Then again, if you are growing in containers/EB's/etc, and you've applied a balance fertilizer to those you probably don't even need added P.
Lastly, finely ground phosphate rock is a long-term supplier of phosphorus and IS water soluble. However, don't use it weekly, as you have been, but rather on a one-time basis, applied to the soil sparingly. Over-use of water soluble phosphorus is one of the most detrimental attacks on the ecology.
Hope this helps!
Shoe (draggin' his tired behind back out there to keep on keepin' on...and now wanting onions greens for supper tonight!) *grin
Ok. Since I can't rustle up any bats in a hurry and ask them to produce some guano on demand, I guess I'll have to use that bag of ROCK PHOSPHOROUS I just happened to have picked up at some point last year, and forgot what to do with it!
HAPPY EASTER! (Linda, who isn't being very politically correct here, but who can not afford to be...)
I'm certainly not an expert but am sure they will be fine.
It may not grow as large a clump of onions as it has a shorter time to develop them.
The ones I have will die down by June and can be dug or allowed to lay dormant till fall begins.
So I plant them now. They will dye in the summer ... but I dunno worry, right?
Only the foliage dies down in summer. If you leave them in a perennial bed ( potato onion or multiplier onion ) they will lie dormant like your daffodils. At the right time, they will sprout next Oct. and start developing again.
Or you could dig the bulbs that had formed and eat or replant them.
My onions are much stronger and are going to be ready to pull earlier than last year. The mildness of the winter has something to do with that I'm sure. A few of the plants are starting to break over, which I've heard is an indication that they are close to maturity. Most of the yellow and white onions are at least the size of the ones in the photos below. Some of the red onions are a bit larger, but I forgot to get a picture of those.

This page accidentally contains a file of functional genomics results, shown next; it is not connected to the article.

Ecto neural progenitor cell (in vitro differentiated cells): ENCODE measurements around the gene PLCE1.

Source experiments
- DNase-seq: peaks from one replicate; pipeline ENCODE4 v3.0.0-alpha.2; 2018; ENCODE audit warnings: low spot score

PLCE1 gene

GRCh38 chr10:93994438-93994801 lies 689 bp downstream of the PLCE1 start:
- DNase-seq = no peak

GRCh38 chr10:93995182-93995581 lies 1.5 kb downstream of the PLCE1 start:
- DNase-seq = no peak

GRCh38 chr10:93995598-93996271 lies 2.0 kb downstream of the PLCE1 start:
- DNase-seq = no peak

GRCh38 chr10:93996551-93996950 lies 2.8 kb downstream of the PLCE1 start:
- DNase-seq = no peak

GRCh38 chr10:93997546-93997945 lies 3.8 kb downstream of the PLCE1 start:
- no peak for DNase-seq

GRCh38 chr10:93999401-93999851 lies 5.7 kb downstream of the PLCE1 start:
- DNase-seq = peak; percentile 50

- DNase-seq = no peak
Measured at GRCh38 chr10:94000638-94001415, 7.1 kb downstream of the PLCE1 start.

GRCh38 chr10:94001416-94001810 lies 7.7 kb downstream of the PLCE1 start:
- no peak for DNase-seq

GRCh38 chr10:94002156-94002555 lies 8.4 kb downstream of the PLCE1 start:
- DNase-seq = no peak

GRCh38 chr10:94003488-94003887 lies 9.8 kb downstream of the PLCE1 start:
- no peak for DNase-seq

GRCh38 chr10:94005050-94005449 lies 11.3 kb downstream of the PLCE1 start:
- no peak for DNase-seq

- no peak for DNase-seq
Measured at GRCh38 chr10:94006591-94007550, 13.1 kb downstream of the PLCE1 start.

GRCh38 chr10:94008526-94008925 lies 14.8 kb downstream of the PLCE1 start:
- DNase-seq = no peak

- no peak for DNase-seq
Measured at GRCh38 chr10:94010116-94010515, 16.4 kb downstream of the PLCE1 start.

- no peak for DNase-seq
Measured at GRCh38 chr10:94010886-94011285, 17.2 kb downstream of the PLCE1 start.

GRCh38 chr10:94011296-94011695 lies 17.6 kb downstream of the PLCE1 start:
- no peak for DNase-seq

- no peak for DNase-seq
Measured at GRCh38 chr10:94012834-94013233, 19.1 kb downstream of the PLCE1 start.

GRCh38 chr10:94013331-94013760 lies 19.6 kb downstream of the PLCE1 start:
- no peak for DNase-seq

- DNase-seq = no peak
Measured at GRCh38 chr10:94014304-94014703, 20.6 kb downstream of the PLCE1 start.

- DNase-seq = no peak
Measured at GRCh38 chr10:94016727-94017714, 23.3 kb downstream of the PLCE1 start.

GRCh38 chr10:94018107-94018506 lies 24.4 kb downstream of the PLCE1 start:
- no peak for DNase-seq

Nice onions. Have you started cutting back on water?
About the size I am growing, baseball size. No softball size ones for me this year though. I let onion thrips get ahead of me this year so the green tops suffered. Actually the small ones are good for the kinds of salads I eat, a cucumber slice, a thin onion slice, a tomato slice and a Jalapeno slice stacked one on top of the other and drizzled with olive oil and vinager...and that's a bite.
I pulled about two-thirds of my onions today. I left everything that still had a firm neck and harvested anything that was breaking over. The photo is a mix of Southern Belle Red, Red Cajun, Yellow Granex, Texas 1015Y, and Texas Early White. The Early Whites are a little smaller than advertised, but everything else is pretty well as expected. The Southern Belle Reds and the Yellow Granex are the biggest. The Red Cajun are probably the smallest.
I dug the gumbo onions today. They are a smaller onion but tasty. They are on trays in the GH drying righ now.
I'm hoping to dig the rest of the multiplier bed by the weekend so I can plant other things in it. It is a raised bed which I put rotting wood as the base layer. The roots from the onions had reached deep into the wood and I pulled up chunks of it with the clumps of onions. We've not had measurable rain from almost a month and the wood was still damp. Interesting! Kristi
That is interesting. I have rotting wood...what type of wood was it if I may ask. I have some fallen oaks in the back of the pasture. We have a lot of it ready to stack for firewood, but some of the branches were already rotting. It would be nice to do something with them.
Terri ~ I used rotting pine limbs as a base in this raised bed. I also have a pit bed and started with rotten hardwood branches ~ small and large. Last year even as dry as it was, the tomato plant roots had reached down and grew throughout the wood. It really appears to work. If you are interested, you might do an internet search for Hugelkultur. I think there are only a couple types of wood that aren't recommended for use.
Right now, I have an old pile of firewood that needs to be bedded and planted... lol